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Reviewed by:
  • Buddhism and Ecology: The Interconnection of Dharma and Deeds
  • Steven Heine
Buddhism and Ecology: The Interconnection of Dharma and Deeds. Edited by Mary Evelyn Tucker and Duncan Ryūken Williams. Cambridge: Harvard University Press and the Harvard University Center for the Study of World Religions, 1997. xlii + 467 pp. Paper $19.95.

Buddhism and Ecology: The Interconnection of Dharma and Deeds, edited by Mary Evelyn Tucker and Duncan Ryūken Williams, is the first book in the series on "Religions of the World and Ecology" edited by Mary Evelyn Tucker and John Grim. The book series is an outgrowth of a series of conferences held from 1996 to 1998 at the Harvard University Center for the Study of World Religions, funded primarily by the V. Kann Rasmussen Foundation in addition to a variety of other sources. Each volume of the series is to be edited by Tucker along with a specialist in the respective tradition. By the time this review appears, several other volumes will have been published, including books on Hinduism and Confucianism. The aim of the series is to examine the similarities and differences in the attitudes of world religions to ecological issues in an era in which "[f]rom resource depletion and species extinction to [End Page 136] pollution overload and toxic surplus, the planet is struggling against unprecedented assaults … [that are] aggravated by population explosion, industrial growth, technological manipulation, and military proliferation heretofore unknown by the human community" (p. xv). The series editors hope to stimulate "scholars of religion to respond as engaged intellectuals with deepening creative reflection" (pp. xxx-xxxi) rather than remain as seemingly uninvolved armchair observers of the ongoing environmental crisis.

Buddhism may be a likely candidate for the first religious tradition to be examined in the book series because it appears to have a special affinity with environmental concerns and causes for several reasons. The basic Buddhist philosophy of karmic causality and dependent origination stresses the interdependence of all sentient beings who participate in transmigration throughout the six realms; the nonduality of humans and nature; and the moral retribution that awaits those who violate the sanctity of existence. This nondualistic worldview is enhanced, especially in Mahāyā na Buddhism in East Asia, by interaction with the organic cosmology of indigenous Chinese religions based on yin-yang ideology, and the result is a pantheistic notion that, according to Lewis Lancaster, asserts that "(t)he rocks, trees, lotuses, streams, mountains—all have Buddha-nature" (p. 13).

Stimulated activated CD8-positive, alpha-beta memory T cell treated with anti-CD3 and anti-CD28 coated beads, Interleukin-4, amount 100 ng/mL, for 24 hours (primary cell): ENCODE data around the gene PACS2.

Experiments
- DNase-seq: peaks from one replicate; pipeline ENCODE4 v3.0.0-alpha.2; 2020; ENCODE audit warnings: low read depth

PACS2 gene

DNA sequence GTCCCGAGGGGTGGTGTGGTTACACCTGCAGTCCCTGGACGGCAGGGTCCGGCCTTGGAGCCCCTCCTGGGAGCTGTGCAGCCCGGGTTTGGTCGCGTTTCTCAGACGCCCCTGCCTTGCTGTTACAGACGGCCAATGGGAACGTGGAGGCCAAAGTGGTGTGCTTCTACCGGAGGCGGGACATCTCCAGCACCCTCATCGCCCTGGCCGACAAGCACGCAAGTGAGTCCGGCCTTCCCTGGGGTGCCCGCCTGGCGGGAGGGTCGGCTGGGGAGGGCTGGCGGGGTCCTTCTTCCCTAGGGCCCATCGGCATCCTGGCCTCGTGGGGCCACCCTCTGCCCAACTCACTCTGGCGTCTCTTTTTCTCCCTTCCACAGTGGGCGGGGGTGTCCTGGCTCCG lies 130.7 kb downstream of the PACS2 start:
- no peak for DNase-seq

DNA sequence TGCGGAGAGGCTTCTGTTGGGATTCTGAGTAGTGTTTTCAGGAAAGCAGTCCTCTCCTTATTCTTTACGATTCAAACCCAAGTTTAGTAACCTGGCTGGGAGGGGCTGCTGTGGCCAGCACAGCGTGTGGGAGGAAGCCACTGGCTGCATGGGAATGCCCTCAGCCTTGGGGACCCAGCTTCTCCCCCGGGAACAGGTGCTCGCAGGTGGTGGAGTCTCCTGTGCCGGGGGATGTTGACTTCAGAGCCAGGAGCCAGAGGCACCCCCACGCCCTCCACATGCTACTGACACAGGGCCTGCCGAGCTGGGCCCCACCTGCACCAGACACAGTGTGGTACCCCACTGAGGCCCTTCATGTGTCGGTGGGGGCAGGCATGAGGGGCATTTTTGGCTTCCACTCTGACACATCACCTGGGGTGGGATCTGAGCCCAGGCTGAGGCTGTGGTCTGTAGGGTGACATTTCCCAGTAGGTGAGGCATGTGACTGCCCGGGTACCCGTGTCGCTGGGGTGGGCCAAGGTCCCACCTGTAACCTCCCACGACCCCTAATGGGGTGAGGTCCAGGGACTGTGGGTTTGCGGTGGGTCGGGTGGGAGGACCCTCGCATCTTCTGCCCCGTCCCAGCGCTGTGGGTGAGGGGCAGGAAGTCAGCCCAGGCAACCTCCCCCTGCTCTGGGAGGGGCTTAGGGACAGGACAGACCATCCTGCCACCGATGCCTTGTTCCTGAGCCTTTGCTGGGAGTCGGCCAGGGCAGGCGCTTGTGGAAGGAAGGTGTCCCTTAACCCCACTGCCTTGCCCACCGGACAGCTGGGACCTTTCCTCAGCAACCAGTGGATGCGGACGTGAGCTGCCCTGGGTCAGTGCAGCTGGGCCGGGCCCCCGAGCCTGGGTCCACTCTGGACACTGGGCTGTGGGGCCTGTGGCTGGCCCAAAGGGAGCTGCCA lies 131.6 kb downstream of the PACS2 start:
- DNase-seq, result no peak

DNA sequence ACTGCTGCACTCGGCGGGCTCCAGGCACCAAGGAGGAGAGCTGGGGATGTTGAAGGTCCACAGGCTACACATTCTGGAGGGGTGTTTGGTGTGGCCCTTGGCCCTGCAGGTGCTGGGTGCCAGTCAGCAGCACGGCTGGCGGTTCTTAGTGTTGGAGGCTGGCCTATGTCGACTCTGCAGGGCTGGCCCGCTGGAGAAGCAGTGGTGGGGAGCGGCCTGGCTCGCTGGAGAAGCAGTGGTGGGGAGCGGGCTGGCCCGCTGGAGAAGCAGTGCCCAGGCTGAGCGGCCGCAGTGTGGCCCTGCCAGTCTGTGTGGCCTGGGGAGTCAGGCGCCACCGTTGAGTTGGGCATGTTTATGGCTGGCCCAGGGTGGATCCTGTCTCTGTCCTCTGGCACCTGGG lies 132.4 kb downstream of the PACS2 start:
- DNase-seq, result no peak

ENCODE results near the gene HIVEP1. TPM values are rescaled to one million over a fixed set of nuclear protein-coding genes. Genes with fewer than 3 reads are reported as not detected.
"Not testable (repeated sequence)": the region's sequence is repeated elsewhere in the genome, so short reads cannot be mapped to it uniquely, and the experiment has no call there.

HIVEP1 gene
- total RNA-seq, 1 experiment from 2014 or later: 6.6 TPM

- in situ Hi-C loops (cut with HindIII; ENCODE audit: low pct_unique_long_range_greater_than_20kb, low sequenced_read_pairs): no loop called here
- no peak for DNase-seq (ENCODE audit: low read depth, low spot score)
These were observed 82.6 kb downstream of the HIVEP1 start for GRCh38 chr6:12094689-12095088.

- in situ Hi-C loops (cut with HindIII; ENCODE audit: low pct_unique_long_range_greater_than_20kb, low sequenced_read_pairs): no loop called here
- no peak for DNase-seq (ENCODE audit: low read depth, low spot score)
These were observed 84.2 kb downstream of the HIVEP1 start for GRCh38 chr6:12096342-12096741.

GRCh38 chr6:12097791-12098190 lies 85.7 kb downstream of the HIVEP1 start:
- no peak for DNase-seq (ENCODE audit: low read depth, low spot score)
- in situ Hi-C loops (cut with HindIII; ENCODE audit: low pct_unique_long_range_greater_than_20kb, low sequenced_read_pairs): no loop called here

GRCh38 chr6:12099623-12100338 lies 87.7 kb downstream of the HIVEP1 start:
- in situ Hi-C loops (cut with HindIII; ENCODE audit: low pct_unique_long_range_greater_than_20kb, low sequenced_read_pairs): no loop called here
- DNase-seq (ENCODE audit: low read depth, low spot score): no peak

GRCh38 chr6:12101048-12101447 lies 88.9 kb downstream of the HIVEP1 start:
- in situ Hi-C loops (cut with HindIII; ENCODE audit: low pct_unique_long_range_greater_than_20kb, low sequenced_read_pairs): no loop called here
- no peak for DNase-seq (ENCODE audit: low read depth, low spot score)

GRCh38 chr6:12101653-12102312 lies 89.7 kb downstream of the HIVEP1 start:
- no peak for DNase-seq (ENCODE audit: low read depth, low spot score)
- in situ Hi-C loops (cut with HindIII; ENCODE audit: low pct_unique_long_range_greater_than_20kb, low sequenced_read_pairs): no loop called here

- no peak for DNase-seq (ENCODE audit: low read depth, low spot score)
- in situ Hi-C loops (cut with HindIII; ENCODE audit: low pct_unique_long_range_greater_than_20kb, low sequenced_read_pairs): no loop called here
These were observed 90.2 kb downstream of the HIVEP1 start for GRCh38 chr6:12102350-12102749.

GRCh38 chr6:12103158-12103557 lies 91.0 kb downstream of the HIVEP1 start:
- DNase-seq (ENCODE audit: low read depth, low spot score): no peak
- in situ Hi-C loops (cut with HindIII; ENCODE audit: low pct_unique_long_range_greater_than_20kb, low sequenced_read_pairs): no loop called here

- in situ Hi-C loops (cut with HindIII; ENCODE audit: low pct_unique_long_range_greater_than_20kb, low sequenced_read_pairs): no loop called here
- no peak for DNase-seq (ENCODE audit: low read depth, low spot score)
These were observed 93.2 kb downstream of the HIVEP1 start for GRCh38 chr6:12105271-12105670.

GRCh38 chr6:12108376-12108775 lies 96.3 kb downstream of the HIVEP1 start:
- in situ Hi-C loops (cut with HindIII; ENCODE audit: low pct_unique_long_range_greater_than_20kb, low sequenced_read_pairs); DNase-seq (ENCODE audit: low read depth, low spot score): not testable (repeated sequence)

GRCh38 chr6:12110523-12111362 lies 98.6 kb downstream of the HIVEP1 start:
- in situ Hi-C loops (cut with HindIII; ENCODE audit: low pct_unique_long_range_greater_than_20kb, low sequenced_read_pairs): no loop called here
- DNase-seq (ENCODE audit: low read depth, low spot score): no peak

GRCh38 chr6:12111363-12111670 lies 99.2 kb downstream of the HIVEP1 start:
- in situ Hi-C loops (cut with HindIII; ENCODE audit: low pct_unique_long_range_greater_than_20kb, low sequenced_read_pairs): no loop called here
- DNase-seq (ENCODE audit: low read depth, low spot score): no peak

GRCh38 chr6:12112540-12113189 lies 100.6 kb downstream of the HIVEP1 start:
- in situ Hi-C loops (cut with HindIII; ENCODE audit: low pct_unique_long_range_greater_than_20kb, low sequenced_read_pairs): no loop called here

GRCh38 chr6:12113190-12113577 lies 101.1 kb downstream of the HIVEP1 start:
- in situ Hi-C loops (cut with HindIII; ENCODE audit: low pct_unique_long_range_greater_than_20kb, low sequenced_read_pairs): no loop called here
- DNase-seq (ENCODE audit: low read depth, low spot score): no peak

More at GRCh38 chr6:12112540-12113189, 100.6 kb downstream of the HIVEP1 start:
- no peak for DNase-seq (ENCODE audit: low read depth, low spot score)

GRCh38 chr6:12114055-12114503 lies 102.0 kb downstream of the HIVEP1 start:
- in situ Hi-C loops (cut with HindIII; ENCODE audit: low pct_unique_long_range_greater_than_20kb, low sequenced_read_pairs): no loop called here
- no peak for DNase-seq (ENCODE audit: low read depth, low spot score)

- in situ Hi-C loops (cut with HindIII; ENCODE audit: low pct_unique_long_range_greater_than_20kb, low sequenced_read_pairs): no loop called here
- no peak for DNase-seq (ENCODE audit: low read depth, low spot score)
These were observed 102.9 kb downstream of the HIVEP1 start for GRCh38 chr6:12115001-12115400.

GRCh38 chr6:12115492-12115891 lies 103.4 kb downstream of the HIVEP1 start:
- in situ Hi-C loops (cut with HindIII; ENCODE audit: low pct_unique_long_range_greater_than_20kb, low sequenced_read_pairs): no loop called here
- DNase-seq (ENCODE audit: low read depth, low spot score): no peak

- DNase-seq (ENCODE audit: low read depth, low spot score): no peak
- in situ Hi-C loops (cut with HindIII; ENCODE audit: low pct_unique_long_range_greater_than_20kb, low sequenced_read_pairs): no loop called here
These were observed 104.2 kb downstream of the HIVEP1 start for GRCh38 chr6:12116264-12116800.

Furthermore, in recent years some Buddhists have been among the leading voices trumpeting the need for ecological awareness and action. For example, the Council of All Beings, a ritual in which one places oneself as in a trance in the position of another species in order to appreciate the impact of ecological decline on it, was designed by Buddhists and has become popular among environmentalists of all persuasions. Also, there are several examples of Buddhist movements establishing environmentally sustainable rural communities in America, and the group known as "engaged Buddhists," many of whom are associated with the Buddhist Peace Fellowship, have consistently led protests against the misuse of nuclear power and a host of other issues. At the same time, it must be acknowledged that there has always been another side of Buddhism, which after all is largely a monastic tradition for home-leavers—a side that is hermetic, withdrawing, and socially and environmentally disengaged and, at times in history, corrupt, at least as a by-product of benign neglect.

The question is, which side of Buddhism will prevail in the discourse concerning environmental issues? Will it be the one emphasizing how to analyze and act on the ecological crisis based on the inseparability of all forms of existence? Or will it be the face of Buddhism that may appear disconnected with and neglectful of current social issues in focusing exclusively on the individual quest for enlightenment or, as was the case in medieval China, on the growth of powerful, independent temple complexes? While several of the contributions to the volume rather uncritically celebrate the former side of Buddhist discourse, the more constructive essays make it clear that a notion of Buddhist engagement with the environment...


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